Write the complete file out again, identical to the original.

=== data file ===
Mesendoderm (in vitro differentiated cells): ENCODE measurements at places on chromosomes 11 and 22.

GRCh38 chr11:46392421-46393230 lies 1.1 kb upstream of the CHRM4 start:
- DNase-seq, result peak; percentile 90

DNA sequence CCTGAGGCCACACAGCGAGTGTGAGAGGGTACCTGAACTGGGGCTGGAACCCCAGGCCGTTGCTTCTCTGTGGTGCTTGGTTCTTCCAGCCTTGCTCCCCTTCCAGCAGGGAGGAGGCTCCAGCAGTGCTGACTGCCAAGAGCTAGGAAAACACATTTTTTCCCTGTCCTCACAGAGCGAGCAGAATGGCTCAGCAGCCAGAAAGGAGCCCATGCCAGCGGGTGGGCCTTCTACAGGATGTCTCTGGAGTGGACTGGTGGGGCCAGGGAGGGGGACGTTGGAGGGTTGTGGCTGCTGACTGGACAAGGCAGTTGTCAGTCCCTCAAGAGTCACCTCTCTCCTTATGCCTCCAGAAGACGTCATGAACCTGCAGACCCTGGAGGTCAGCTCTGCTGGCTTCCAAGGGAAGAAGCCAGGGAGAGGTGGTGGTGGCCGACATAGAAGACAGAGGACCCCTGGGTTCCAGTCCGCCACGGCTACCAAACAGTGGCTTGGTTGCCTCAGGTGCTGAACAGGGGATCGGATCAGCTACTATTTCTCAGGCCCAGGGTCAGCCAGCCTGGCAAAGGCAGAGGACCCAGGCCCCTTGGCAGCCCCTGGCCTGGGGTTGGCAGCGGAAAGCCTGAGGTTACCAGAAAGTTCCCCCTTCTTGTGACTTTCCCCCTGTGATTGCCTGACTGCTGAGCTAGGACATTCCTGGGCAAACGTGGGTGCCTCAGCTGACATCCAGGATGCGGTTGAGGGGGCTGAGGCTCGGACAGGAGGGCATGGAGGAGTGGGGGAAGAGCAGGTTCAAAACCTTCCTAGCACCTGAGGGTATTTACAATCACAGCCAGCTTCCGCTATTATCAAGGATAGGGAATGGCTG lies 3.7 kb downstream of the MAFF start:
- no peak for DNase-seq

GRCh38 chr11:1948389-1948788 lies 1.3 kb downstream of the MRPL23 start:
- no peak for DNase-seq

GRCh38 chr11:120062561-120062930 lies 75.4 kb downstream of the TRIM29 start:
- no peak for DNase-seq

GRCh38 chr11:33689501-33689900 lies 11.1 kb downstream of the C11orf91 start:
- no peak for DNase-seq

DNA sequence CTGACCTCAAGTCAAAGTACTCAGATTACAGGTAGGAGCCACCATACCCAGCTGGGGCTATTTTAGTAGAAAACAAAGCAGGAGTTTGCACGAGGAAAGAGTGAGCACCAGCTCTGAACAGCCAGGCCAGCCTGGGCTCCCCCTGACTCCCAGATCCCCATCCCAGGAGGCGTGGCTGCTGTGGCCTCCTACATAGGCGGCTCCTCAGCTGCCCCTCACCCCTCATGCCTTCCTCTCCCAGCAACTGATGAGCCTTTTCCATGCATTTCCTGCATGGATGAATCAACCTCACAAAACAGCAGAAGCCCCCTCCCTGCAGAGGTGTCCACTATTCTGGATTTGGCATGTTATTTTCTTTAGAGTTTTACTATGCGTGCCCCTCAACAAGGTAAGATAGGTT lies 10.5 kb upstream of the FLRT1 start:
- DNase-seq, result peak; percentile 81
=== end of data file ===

Mesendoderm (in vitro differentiated cells): ENCODE measurements at places on chromosomes 11 and 22.

GRCh38 chr11:46392421-46393230 lies 1.1 kb upstream of the CHRM4 start:
- DNase-seq, result peak; percentile 90

DNA sequence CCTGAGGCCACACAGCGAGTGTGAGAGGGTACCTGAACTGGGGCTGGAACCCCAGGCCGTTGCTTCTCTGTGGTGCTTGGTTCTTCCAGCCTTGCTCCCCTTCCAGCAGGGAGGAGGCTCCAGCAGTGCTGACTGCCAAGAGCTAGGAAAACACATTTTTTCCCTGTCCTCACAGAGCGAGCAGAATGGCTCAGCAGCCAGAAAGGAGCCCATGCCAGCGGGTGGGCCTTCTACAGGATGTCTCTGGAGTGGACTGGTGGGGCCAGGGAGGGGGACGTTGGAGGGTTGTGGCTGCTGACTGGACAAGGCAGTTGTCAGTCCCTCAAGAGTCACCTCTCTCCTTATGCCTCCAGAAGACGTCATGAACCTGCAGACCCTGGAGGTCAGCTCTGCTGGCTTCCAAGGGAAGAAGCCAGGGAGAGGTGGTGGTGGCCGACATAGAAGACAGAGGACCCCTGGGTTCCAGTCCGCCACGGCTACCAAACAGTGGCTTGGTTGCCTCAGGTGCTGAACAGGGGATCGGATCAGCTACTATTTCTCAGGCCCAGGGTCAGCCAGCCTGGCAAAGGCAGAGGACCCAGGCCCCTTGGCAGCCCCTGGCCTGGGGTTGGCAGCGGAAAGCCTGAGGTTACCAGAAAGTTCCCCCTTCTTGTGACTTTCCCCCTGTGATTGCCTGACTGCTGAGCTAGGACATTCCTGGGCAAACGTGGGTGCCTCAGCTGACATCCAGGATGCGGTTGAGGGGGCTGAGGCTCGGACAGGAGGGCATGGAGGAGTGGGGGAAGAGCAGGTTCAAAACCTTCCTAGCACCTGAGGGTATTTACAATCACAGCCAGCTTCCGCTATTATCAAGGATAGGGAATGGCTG lies 3.7 kb downstream of the MAFF start:
- no peak for DNase-seq

GRCh38 chr11:1948389-1948788 lies 1.3 kb downstream of the MRPL23 start:
- no peak for DNase-seq

GRCh38 chr11:120062561-120062930 lies 75.4 kb downstream of the TRIM29 start:
- no peak for DNase-seq

GRCh38 chr11:33689501-33689900 lies 11.1 kb downstream of the C11orf91 start:
- no peak for DNase-seq

DNA sequence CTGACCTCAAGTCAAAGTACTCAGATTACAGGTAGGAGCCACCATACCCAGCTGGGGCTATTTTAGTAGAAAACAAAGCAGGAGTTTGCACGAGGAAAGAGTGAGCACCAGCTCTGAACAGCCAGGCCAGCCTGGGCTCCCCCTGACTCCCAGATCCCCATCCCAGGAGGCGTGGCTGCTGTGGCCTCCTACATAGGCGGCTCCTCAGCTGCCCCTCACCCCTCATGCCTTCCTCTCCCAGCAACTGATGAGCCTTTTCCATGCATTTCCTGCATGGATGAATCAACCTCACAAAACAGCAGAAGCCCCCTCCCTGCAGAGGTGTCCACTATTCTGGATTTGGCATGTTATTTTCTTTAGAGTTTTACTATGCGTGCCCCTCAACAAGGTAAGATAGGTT lies 10.5 kb upstream of the FLRT1 start:
- DNase-seq, result peak; percentile 81